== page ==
How can you maximise and benefit from the cost of energy efficiency calculations on your new build project?
From 10 years at the coal face of planning and building regulations for sustainability and energy efficiency there are 4 recurring issues that we are regularly asked about. The answers will enable you to save on your building costs, deliver better buildings and make more money.
- Who is responsible for carrying out the energy efficiency and assessments?
- At what stage of the design and build is this established and implemented?
- How does the contractor prove that they have followed the thermal brief on the upgrade?
- How to avoid the pitfalls of entering into a guessing game at the BREEAM Design Stage, (pronounced ‘bream’ like the fish, in case you were always wondering).
- Ultimately, it is the client’s responsibility to address this. If an architect has been appointed then the responsibility falls to them to either undertake the work themselves or inform the client from the outset that an energy and sustainability consultant must be appointed to work with the design team to achieve the mandatory energy and sustainability compliance. As part of a the team they can assist the architect to ensure the compliance compliments the design, the client’s vision and budget. It cannot be assumed that the architect with “deal with the energy and sustainability”.
- The time to start is NOW. At the planning stage right report will demonstrate to the council that the client is serious about the environment which is a key Council consideration for new developments, change of use, and renovations with extensions. The correct choice for the report is important. It could be one or a combination of the following; energy assessment, sustainability statement, daylight and sunlight assessment and BREEAM pre-assessment. The local authority planners will want to know EXACTLY how the project proposes to reduce its carbon emissions, and from 2020 with the New London Plan, they will also be paying close attentions to health and well being, eg. air quality and biodiversity.
- Establish a steady flow of communication between the client, the design team and the contractor once they have been appointed. Once appointed, a swift provision, of a clear and concise energy efficiency, orientated, construction guide for the contractor will keep the budget of the project on track. The details of this summary are extracted from design stage SAP or SBEM calculations. It clearly and simply outlines the U-values, i.e. insulation and wall build ups for the external walls, floors, roof, windows and doors together with the heating type and specification of renewable technology. It enables the contractor to easily know what is required. It also provides accountability. Then compliance for building control sign off can be easily proved resulting in the swift delivery of that all important EPC.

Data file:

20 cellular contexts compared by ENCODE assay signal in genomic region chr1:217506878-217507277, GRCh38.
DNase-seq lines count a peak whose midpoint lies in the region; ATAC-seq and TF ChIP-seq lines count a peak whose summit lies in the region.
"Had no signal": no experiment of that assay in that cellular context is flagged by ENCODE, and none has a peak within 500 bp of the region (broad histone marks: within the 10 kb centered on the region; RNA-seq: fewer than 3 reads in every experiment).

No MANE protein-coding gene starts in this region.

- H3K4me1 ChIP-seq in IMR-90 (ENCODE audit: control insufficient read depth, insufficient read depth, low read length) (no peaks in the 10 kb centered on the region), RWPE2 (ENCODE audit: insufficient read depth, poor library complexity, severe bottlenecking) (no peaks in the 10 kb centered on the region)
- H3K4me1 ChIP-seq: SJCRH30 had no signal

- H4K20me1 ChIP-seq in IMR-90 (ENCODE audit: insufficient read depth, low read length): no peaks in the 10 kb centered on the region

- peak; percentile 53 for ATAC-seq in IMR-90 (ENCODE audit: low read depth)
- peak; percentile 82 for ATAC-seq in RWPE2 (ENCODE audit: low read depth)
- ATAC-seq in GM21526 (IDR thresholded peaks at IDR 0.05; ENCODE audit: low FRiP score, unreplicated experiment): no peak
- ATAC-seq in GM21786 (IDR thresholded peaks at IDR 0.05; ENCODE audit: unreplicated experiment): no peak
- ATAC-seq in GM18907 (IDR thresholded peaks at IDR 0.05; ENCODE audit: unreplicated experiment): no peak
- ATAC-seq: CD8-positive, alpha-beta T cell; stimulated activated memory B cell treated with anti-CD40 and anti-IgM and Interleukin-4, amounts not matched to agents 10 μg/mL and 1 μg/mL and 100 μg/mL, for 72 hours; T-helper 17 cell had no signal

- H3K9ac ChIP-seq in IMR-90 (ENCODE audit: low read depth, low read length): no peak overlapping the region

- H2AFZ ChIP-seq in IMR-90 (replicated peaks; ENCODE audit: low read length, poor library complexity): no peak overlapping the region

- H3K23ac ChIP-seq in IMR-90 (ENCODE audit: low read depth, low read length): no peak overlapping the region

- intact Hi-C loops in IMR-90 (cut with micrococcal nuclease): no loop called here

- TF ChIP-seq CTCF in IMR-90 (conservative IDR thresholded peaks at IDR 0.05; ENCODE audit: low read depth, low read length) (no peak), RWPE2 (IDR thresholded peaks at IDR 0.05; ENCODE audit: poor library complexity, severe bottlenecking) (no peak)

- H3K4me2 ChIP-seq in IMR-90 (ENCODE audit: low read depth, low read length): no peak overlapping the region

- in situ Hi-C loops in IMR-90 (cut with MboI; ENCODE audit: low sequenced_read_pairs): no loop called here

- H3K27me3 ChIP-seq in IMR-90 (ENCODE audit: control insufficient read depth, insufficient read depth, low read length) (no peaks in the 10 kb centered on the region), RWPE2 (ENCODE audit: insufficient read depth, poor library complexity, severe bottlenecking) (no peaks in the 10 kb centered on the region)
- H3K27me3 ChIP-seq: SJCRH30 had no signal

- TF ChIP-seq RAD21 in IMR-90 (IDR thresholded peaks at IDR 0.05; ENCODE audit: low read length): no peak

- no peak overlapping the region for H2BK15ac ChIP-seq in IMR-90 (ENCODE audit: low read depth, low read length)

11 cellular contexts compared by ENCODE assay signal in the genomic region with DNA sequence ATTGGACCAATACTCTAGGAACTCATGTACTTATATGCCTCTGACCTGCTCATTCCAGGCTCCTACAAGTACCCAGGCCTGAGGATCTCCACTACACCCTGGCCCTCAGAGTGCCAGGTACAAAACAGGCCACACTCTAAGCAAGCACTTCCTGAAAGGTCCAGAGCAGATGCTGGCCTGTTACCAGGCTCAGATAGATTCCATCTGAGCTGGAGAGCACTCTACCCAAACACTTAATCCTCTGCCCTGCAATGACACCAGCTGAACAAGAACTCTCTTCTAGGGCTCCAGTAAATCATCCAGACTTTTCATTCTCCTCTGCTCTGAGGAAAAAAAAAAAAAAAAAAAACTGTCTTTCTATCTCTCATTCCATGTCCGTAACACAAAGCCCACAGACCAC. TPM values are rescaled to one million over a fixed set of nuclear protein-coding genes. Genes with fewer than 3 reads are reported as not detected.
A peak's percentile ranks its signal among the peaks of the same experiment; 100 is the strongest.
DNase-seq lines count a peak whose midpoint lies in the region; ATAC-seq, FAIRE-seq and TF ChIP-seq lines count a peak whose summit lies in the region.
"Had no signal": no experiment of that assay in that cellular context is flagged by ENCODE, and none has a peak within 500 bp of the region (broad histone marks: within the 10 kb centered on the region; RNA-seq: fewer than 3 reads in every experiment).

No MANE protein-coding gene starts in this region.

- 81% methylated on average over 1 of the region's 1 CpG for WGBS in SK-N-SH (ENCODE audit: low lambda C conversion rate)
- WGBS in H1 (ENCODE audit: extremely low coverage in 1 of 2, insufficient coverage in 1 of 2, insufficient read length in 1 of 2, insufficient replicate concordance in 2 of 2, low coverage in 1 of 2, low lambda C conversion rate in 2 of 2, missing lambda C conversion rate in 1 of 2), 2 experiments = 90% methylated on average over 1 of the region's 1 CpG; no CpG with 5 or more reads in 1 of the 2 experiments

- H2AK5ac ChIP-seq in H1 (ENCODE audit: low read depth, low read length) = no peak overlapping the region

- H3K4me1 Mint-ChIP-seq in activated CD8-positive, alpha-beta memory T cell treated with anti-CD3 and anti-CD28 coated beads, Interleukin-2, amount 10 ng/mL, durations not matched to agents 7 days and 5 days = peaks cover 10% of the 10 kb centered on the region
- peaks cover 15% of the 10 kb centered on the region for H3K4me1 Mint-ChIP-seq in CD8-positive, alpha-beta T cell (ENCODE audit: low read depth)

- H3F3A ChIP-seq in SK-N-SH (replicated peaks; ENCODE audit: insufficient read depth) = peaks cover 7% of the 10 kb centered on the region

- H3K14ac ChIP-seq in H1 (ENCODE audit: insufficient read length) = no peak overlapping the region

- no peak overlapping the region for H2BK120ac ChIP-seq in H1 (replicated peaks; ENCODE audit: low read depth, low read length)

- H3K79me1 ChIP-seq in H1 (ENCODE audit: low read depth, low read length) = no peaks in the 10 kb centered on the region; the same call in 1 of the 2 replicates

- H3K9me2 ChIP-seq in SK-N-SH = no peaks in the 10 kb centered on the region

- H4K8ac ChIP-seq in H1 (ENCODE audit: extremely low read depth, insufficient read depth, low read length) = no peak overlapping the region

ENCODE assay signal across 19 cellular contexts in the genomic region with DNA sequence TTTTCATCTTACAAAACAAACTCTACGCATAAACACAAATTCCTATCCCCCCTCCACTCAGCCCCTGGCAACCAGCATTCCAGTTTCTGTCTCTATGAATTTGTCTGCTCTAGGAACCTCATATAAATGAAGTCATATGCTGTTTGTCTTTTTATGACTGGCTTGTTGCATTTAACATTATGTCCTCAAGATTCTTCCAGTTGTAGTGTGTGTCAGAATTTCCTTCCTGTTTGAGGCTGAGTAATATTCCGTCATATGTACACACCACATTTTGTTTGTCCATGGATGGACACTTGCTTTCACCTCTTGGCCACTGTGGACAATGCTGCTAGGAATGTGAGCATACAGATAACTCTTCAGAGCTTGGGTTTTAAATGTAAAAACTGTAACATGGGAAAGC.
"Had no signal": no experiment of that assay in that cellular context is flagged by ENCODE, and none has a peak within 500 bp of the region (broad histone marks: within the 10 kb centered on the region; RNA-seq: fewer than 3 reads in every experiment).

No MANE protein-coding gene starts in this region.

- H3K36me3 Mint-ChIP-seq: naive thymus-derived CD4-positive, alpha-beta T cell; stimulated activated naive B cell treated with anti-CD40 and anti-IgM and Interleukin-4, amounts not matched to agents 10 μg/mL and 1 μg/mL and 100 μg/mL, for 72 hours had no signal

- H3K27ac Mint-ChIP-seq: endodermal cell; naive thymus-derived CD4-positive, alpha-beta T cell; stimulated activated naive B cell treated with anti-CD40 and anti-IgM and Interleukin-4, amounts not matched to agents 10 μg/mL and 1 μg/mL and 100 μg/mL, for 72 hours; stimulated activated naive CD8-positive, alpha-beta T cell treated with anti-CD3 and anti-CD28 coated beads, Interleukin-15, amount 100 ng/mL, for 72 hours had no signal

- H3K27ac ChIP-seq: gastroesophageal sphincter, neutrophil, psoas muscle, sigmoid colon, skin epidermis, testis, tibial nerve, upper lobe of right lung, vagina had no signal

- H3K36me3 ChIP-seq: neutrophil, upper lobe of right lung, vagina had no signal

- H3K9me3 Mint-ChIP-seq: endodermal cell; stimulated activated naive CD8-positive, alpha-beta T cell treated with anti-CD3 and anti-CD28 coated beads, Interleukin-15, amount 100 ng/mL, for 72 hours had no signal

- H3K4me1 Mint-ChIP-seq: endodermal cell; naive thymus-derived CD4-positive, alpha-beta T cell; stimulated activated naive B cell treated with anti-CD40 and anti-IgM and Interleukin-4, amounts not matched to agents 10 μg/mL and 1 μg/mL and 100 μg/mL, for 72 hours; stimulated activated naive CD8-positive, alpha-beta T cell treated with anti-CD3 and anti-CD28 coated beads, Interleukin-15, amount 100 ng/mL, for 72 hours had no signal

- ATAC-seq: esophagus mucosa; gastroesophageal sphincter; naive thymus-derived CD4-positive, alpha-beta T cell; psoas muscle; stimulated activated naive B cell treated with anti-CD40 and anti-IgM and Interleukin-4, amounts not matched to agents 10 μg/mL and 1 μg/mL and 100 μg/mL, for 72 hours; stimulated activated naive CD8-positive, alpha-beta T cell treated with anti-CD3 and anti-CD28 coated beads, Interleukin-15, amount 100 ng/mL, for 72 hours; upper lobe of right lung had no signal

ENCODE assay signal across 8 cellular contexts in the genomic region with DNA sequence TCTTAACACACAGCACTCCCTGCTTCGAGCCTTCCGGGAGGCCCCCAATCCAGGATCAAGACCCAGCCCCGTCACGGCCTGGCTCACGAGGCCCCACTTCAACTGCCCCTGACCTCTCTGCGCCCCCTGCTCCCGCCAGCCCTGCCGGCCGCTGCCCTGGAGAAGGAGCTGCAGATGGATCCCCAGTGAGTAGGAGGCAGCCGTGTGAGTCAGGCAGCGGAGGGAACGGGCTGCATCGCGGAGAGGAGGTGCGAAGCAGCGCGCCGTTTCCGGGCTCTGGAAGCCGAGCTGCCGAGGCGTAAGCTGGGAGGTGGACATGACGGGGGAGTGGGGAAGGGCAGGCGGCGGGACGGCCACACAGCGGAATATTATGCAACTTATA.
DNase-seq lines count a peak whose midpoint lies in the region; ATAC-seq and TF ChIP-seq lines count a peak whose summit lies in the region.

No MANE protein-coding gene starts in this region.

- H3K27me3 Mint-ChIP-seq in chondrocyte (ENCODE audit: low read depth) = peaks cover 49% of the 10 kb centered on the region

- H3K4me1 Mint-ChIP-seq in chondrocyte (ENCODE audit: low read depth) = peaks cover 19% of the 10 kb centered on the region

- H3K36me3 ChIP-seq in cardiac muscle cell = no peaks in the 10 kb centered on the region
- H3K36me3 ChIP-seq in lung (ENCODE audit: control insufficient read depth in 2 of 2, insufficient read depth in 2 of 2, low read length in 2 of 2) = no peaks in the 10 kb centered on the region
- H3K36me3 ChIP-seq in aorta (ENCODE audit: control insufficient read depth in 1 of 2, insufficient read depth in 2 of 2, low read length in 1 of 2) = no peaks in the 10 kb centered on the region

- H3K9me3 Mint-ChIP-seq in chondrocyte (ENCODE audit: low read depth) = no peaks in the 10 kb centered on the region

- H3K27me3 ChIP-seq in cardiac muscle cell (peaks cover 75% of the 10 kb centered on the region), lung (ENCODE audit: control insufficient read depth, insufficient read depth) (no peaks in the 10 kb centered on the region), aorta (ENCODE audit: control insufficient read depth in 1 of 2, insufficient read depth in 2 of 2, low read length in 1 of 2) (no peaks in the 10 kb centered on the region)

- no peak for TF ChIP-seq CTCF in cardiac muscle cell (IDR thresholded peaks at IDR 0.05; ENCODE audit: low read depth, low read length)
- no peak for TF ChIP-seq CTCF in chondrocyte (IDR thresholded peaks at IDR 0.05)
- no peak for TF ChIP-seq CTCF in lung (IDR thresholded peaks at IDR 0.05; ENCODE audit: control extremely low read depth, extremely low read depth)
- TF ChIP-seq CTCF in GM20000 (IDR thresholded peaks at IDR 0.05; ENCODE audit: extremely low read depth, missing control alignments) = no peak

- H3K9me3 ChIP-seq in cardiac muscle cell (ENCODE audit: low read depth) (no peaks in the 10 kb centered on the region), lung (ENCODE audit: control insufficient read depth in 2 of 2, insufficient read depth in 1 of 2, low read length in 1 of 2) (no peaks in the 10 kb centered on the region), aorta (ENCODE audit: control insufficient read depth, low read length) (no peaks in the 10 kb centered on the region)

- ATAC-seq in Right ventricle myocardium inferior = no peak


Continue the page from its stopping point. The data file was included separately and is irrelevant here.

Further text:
- It is true that the BREEAM assessor will be needing the answers to very specific questions on materials for the Design Stage Assessment. It may seem a ludicrous ask when the project has not even gone out to tender yet. However, BRE set the standards for the details of mandatory issues and they cannot be avoided. Calculated and informed assumptions are sufficient at the design stage. Delays will be avoided. BRE can take atteahkldk;to 6 weeks to deliver certificates.
It is this type of information that is difficult to obtain from the project manager when they are dealing with dozens of other pressing construction matters. However, ignoring the BREEAM issue, which is all too common, often results in a staggered process of the design stage submission to BRE who will impose a fine of £950 if design stage submissions takes more than six months.
By Monique Simons, Managing Director of EAL Consult – updated 02.01.19